Low levels of investment activity are keeping credit growth moderate
- The ability of companies to access financing is aided by the profits built up earlier, favourable financial positions, and good access to bank lending
- Household purchasing power and capacity for saving increased as incomes rose and prices fell
- Households remain careful in their borrowing
- The stock of domestic bank loans issued to companies and households will increase by 5–6% in 2016 and 2017, which is about the same amount as nominal GDP
The access of companies to financing remains good and their ability to get funding is not restricting investment significantly. Their ability to access financing is aided by the profits built up earlier, favourable financial positions, and good access to bank lending. Large and foreign-owned companies in particular can also access funds from abroad. Loan servicing costs are low because base interest rates are very low.
Estonian companies have little need of capital as investment is lower than in previous years. This is keeping equity investment and borrowing moderate. The portfolio of loans and leases issued to companies by banks operating in Estonia grew by around 5% in 2015. Borrowing by retail companies and industrial companies increased faster than that by companies in other sectors. In recent years banks have been quite conservative in financing real estate development, so real estate companies have financed themselves more than before with foreign capital and especially with loans taken from other Estonian companies.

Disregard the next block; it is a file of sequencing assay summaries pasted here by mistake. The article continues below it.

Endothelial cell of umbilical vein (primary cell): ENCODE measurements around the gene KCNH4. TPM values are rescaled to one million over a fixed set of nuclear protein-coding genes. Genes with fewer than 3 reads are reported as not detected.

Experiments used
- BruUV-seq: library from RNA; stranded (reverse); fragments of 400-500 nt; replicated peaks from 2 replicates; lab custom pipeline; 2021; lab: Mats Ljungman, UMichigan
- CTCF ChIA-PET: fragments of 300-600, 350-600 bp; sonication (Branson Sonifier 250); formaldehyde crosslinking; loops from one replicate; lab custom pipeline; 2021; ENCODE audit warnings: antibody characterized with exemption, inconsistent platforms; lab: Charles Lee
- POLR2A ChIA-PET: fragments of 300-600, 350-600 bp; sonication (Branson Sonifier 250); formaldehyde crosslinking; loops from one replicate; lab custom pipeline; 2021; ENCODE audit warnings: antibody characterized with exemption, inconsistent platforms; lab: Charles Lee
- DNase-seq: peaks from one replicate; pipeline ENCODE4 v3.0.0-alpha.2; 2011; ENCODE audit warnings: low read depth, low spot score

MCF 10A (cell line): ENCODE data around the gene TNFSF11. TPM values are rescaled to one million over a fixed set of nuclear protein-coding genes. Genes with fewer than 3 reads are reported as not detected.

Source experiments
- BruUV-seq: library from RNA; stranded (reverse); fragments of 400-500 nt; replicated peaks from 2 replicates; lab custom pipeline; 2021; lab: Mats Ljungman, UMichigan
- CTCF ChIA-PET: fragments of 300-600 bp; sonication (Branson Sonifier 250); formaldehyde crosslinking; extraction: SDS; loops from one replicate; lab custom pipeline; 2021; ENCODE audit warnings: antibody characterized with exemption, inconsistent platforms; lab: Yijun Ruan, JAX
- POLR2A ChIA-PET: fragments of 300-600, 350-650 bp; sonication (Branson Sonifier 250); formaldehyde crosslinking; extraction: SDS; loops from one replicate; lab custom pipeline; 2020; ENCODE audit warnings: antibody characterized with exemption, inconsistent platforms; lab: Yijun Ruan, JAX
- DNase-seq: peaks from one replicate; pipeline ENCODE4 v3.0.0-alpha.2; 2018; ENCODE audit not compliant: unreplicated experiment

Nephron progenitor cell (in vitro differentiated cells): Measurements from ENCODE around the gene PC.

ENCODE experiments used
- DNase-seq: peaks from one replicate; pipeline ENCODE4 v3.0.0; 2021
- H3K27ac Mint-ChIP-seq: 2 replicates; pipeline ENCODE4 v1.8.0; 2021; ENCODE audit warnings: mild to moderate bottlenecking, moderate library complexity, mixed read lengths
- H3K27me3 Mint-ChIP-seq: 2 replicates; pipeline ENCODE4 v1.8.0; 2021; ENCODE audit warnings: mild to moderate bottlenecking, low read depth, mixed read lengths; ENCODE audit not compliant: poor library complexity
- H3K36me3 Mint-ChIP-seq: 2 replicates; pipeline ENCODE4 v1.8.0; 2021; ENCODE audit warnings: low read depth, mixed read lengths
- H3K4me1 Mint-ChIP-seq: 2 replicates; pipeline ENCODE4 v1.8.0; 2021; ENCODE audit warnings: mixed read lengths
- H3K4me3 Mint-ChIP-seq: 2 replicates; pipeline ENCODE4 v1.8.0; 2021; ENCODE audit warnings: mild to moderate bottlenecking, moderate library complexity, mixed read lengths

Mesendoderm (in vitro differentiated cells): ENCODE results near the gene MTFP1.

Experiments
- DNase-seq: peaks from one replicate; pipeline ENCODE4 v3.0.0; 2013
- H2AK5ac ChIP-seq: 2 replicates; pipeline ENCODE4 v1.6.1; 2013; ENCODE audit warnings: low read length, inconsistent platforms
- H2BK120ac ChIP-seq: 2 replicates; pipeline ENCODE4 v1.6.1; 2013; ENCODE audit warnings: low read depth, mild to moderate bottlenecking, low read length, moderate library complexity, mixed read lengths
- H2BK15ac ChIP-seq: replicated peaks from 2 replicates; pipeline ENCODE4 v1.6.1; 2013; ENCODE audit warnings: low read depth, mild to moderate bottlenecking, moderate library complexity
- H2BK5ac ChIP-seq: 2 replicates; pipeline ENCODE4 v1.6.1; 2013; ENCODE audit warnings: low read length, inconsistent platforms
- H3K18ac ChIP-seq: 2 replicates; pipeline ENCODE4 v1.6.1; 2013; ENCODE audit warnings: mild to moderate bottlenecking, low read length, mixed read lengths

Household finances improved in 2015. Household purchasing power and capacity for saving increased as incomes rose and prices fell. Not all the additional financial resources were consumed, and so household deposits grew by 7% during 2015 to 5.7 billion euros. This growth once again came mainly from large deposits, but there was also an increase in the number of households with deposits. Although the financial savings of Estonian households have increased, they remain relatively small compared to those of other euro area countries.
Households remain careful in their borrowing. Although borrowing activity has increased somewhat, loan growth is still lower than growth in incomes and financial savings. The loan and lease portfolio of households grew by 4.2% in 2015. Demand has grown most for housing loans and car leases.
Both corporate and household credit growth will remain moderate in the coming years. Growth in loans will be supported by the expected growth in demand and in investment activity. The most recent Eesti Pank forecast expects the stock of domestic bank loans issued to companies and households to increase by 5–6% in 2016 and 2017, which is about the same amount as nominal GDP.
Interest rates continue to favour borrowers, and the capacity for lending of the banks operating in Estonia remains good. This is aided like before by high levels of capitalisation and profitability and by favourable financing conditions. Competition between banks in the corporate loan market is quite tight and the interest rates on loans fell in 2015 as base interest rates and interest margins both declined. Competition over housing loans to households weakened last year though and the number of banks active in the market fell, which was also reflected in increased interest margins.